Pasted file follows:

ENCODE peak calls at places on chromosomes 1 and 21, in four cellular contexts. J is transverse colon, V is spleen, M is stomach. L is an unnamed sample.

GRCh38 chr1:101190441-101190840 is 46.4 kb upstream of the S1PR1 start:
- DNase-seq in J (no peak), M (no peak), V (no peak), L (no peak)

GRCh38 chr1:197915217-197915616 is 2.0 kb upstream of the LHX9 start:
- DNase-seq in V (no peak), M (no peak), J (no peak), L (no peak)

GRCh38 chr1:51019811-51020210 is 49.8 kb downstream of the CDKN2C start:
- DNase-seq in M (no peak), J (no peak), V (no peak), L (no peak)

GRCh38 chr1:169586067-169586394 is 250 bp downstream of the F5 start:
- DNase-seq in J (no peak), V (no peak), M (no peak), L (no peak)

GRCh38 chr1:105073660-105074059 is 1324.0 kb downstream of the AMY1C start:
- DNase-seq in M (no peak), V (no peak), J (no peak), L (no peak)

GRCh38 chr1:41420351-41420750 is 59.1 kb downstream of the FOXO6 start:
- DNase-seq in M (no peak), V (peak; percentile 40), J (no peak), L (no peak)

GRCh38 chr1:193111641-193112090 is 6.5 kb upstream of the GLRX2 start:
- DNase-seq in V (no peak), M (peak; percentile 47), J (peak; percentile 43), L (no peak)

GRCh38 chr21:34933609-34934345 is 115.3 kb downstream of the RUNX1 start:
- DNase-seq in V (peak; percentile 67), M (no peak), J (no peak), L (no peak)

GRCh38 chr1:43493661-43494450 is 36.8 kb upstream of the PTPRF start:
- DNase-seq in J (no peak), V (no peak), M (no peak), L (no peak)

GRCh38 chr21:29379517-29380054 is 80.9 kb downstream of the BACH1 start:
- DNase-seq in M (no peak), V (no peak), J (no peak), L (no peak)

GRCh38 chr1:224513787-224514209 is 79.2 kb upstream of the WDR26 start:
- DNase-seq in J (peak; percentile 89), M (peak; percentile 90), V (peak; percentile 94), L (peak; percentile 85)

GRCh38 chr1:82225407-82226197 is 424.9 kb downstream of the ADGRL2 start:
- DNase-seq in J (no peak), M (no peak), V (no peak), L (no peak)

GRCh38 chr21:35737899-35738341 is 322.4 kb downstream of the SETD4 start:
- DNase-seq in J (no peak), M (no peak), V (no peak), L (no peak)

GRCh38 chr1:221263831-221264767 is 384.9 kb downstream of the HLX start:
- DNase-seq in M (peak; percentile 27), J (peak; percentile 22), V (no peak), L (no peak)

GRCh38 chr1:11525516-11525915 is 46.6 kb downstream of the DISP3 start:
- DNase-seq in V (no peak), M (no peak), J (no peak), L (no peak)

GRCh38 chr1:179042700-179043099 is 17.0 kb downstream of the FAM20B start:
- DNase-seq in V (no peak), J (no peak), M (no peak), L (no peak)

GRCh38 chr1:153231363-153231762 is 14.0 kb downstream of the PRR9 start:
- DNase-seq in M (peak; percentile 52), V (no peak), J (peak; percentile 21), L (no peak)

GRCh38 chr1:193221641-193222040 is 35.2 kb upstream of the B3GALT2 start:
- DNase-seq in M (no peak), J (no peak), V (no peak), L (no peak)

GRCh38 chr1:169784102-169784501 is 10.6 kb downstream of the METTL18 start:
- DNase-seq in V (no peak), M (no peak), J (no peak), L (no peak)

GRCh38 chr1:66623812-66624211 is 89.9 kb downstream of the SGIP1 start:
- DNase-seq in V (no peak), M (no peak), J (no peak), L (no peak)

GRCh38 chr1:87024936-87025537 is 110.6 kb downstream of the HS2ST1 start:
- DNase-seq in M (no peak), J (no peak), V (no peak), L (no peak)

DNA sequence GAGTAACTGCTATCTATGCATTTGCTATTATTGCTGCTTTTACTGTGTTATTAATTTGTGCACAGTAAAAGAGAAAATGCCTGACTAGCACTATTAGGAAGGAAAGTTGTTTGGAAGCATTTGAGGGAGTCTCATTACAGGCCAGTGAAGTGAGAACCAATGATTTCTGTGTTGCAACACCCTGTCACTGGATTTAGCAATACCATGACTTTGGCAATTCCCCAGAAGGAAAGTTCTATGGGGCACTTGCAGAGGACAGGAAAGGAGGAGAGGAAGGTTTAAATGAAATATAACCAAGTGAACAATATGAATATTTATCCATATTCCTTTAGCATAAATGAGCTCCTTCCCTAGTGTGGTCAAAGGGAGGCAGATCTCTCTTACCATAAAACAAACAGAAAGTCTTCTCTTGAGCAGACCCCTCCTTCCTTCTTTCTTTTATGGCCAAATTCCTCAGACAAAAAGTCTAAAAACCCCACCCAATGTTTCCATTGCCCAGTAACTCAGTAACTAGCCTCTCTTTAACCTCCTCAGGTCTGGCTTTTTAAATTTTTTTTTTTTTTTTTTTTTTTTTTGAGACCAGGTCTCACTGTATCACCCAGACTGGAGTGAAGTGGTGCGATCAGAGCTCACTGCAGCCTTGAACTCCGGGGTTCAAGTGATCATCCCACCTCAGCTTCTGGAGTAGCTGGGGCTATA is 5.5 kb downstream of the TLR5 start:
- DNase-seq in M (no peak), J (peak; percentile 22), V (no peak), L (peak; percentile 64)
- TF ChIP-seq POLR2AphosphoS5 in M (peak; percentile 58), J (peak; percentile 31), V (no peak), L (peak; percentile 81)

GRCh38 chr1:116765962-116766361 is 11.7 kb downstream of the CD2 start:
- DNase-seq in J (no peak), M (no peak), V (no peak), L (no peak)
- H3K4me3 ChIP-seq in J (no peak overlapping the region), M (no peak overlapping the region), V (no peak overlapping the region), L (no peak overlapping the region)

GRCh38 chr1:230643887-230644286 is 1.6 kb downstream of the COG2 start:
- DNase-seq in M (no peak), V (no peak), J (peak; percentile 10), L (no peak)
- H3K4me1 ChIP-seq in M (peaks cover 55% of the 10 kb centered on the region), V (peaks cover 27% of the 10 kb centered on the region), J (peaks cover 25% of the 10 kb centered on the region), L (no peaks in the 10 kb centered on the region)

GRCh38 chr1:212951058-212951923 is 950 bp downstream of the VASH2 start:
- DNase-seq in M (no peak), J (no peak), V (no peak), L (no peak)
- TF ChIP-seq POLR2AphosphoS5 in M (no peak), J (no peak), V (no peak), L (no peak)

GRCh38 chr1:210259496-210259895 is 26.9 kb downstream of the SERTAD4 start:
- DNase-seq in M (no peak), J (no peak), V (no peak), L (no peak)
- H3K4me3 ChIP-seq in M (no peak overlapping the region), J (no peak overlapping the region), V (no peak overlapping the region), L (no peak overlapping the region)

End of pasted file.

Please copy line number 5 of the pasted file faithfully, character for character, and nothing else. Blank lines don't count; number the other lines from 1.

- DNase-seq in V (no peak), M (no peak), J (no peak), L (no peak)